time, though only three or four vears
of ordinary chronology, divide him from
the world of Washington which once he
bestrode like a Colossus.
In tho mere matter of standpatlisin,
howover, former insurgent Murdoch
as a loyal Progressive must bo about
equal to the Danvillo Emissary Ruck in
his standpattest days.
The Sun's interest in and veneration
for the Hon. Victor Murdoch rest on
no selfish motive. If it celebrates him
an a journalist of Wichita and Chicago,
a noot, a thing of beauty, none tho less
does it treasure his awful warning to
this town. I have a curious feeling,"
his moM famous if most sinister sen
tence runs, "that some day New York
will bo wiped from the face of tho earth.
Some day .Vow York will be
destroyed as an example to the nation."
Tho inextinguishable flame of that ruti-
lant Kansas peak is yet to consume Now
York, which waits in fear.
A Had Nehcme.
In so far as tho poliro reform bills j
devised by tho Aldermen's investigating
committee provido for the releaso of
tho Mayor from a jmrt of his responsi
bility for the conduct of the police they
are bad. They would supply means
for the continual aunoyanco of the
Mayor and the Commissioner bv an un
friendly Board of Kstimato or Board of
Aldermen. In place of the simple and
easily managed system now in forco.
which operates to tho general sat-1
isfaction of tho community, a cumber
some engine of administration would I
be substituted.
Under the present scheme the Mayor!
is tho responsible head of the police, 1
vllll ,;uiiij'ii-i; inil IHI'I l. ,,11011
things go wrong he must bear tho bur
den. Tho Governor's power of removal
is a relio of Republican hunger for .Vow
York city spoils and might well bo abol
ished, though it is not a really serious
matter. Wherein would the proposed
amendments better conditions?
No harm will come to New York if the
legislature ignores all the suggestions
made by tho Aldermen. The cnictment
of those that would not Injure thc town
would result in no particular good.
Tho Hon. KDWATtn E, McCai.L of thn
Public Service Commission Is as tactful as
hn Is efficient. New York is praising him.
Some of the women school teachers of
New York city seem to lie Romanticists
with a steady eye to tho main chance.
Miirphy-Hulzer hnntllltlM unconvincing.
Htrnbto l'o$t hrntlline.
Why this cynical frame of mind? Tho
"hostilities" in question would havo con
vinced and inspired the lato Sir William
H. Gilbert. ;
Tho Musica family never travels with
out sufficient money for expenses and
incidentals, including an offering to the
Mississippi, that spoiled stream Into which
so much cash has been poured. A oetlo
family; and it would be a gracious bit of
symbolism to make the Hon. Ollie Jamks
receiver of United States Hair, If there is
anything to receive.
With all trust in good omens, In thc chant
of poter birds and tho exile of overcoats,
can we approve the Hon. CIuolielmus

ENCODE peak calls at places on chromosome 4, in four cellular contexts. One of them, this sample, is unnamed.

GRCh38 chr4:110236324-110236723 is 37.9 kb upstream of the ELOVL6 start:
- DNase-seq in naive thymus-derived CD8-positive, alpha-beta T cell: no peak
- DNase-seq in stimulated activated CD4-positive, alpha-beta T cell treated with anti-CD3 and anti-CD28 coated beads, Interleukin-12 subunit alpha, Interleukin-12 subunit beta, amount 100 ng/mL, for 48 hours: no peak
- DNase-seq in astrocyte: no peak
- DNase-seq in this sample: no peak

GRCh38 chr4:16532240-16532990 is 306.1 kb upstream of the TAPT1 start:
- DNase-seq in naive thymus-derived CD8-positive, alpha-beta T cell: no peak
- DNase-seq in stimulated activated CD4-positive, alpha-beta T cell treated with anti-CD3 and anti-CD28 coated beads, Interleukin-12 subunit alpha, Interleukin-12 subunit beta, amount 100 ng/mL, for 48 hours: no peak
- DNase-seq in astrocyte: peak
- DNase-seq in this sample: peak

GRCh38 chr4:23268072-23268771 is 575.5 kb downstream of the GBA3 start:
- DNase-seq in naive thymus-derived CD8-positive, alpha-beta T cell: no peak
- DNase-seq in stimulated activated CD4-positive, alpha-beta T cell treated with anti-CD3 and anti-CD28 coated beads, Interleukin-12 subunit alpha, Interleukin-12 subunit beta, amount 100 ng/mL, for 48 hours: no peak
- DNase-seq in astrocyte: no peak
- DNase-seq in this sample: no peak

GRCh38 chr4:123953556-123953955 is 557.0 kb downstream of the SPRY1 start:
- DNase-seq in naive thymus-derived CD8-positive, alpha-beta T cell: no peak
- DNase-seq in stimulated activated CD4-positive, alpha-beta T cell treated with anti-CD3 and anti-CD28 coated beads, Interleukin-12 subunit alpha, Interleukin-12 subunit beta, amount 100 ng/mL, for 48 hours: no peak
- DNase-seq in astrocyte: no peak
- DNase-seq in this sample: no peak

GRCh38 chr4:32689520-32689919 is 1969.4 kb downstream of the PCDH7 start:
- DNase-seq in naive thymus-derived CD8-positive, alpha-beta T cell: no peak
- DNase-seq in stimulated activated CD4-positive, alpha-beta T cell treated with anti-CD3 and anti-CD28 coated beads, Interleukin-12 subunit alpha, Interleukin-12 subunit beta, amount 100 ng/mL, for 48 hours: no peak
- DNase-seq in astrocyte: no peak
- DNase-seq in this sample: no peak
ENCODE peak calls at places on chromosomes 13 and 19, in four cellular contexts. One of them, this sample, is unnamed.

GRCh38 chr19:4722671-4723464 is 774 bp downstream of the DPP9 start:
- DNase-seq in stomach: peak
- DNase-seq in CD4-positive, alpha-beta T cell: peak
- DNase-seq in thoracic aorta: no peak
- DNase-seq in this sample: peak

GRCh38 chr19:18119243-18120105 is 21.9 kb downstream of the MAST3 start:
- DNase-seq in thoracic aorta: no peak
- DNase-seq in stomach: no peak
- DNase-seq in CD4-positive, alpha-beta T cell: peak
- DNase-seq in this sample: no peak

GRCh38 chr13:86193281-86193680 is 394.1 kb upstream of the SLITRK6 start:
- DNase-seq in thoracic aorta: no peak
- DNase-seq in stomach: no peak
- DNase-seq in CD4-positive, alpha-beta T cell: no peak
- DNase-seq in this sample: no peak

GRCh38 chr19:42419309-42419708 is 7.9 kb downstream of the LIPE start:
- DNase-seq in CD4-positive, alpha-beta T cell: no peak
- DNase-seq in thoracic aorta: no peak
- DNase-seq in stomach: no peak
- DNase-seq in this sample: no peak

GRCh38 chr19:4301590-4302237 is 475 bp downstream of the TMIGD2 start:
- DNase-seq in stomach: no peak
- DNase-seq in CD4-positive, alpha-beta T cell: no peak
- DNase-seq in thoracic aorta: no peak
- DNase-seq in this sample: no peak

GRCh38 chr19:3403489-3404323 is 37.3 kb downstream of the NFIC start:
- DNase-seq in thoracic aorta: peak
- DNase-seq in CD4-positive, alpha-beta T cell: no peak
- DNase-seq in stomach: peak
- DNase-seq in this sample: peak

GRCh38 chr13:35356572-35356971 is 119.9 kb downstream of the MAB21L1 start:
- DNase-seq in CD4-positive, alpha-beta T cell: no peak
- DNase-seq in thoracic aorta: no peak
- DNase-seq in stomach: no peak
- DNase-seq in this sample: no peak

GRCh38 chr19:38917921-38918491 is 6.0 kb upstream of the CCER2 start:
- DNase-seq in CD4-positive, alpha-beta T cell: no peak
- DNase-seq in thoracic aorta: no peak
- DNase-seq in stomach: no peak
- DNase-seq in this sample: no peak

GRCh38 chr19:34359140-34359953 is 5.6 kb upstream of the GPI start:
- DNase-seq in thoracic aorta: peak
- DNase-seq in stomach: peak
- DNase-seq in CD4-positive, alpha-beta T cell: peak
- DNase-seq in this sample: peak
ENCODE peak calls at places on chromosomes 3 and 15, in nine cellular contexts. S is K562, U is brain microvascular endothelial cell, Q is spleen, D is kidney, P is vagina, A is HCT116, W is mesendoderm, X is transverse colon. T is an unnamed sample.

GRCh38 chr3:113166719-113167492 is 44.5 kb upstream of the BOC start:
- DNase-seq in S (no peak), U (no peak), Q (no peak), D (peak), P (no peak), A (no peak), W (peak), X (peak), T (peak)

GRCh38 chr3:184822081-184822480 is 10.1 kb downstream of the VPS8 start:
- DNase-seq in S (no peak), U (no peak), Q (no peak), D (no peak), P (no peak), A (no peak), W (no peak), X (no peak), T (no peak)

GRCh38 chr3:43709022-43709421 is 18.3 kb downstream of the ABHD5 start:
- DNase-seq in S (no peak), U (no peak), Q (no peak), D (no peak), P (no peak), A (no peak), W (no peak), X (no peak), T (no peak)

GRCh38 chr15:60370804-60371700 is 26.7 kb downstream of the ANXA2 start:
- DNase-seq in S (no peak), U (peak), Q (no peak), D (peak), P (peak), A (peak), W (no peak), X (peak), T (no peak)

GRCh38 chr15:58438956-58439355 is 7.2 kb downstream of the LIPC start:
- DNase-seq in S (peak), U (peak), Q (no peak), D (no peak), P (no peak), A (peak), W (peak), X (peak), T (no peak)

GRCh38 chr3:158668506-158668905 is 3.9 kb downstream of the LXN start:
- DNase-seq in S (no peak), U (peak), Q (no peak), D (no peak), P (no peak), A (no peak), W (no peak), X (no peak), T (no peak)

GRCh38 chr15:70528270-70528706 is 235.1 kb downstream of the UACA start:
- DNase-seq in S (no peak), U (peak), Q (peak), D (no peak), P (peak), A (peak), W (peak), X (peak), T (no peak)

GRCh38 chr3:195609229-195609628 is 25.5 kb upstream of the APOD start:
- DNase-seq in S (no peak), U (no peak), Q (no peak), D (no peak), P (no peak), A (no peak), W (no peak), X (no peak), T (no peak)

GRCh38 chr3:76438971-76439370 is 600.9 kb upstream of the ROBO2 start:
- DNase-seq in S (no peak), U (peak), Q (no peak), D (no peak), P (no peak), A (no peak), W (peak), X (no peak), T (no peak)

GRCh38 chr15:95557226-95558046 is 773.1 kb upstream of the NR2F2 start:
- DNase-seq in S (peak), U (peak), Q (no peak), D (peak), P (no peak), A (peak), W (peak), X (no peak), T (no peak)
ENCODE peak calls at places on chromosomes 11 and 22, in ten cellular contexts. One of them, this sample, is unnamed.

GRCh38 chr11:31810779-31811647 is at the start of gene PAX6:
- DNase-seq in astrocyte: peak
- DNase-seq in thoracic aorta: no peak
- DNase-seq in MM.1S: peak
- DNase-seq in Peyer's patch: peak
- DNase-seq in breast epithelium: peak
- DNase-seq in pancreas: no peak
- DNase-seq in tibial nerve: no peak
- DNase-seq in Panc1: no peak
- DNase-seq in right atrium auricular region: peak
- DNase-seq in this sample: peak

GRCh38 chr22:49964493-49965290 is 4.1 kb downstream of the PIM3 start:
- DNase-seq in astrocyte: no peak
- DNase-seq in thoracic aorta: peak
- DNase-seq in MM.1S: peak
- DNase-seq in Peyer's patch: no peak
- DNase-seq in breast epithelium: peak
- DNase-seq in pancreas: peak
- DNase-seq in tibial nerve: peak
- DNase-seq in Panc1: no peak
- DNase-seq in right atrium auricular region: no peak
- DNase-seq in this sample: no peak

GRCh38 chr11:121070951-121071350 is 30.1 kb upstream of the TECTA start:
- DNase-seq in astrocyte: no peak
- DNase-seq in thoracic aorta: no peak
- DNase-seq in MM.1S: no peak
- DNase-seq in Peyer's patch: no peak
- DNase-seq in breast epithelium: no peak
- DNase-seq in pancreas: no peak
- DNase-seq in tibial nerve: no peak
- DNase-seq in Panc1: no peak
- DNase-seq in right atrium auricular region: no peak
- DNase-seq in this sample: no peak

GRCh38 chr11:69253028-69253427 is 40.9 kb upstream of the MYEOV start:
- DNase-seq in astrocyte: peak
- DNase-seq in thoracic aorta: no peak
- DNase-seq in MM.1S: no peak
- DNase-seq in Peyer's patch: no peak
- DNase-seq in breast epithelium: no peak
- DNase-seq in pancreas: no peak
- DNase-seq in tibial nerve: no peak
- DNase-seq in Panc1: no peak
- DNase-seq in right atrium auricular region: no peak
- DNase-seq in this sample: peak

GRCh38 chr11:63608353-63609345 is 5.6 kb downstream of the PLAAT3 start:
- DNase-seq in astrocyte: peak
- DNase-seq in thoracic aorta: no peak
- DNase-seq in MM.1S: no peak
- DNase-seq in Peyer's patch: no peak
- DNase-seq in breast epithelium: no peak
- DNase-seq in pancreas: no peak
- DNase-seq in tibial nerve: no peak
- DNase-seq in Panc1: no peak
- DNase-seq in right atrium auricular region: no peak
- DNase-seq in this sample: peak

Maokub Edwards for proclaiming offi
cially that spring is hero? Winter is a
cruel old Ironist who loves to decolvo; and
even Tampa troatod herself to a blizzard
tho other day. Not till March has ceused
to march will the voice of the doubters
Rut no Intelllitent msn can believe thst
wlih siimmsr)' power of illsmNssl. wlih
Htlmi supervision, with sdrquatn legal
preparation of cases, ami with lateral edu
cational and social attacks, graft from vice
will flow to h small special force an It has
to the systematized police organization.
Willi 1 1, "0 members and officer to watch
nnd rheck. -Tht CUitrnt Commitlre lo .S'rna
letr Waonem.
Is Senator Waonkr lo understand that
Mayor Gat.vor and Commissioner Waldo
are not citizens and that their predeces
sors were not citizens?
Bulletins of victory at Constantinople
hHve leen rare during the war and at
no Mme impressive. Iecause they were
bo obviously manufactured nut of move
mentB of no importance. Now comes h
report of hard lighting at Tchataldja with
a triumph at ever) point for tho Turks
It goes into details and there is nn un
wonted tone of confidence in the despatch,
ns if a forward movement had really
Ix-gnn at last' with promise of success.
In this war the Turks have leen so
uniformly Immumi, thrown luick und de
moralized that until Sofia admits a re
verse at Tchataldja the official "claim"
or it great victory by tho Turks will l
received with s"eptieiin
The Semite yesterday passed Hie Mouse
tilll granting votc. lo women, 'this is the
first bill passed by the Legislature There
whs not n dissenting ote in either house
The bill eiempts women from Jury duly
Dmpatch from ,lvncait
There Could be no stronger proof of the
respect in which the comparatively few
women in Alnska are held than the unani
mous vote in the Legislature to give them
tho Ixillol. By thn same token thoy
should not have !eon exempted from
jury duty. How do the gallant Alaskans
I. II II a i.r.1 M a did not possess nearly
1 lie wealth with which he was popularly
credited. Washington Star.
Still, he was fairly forehanded A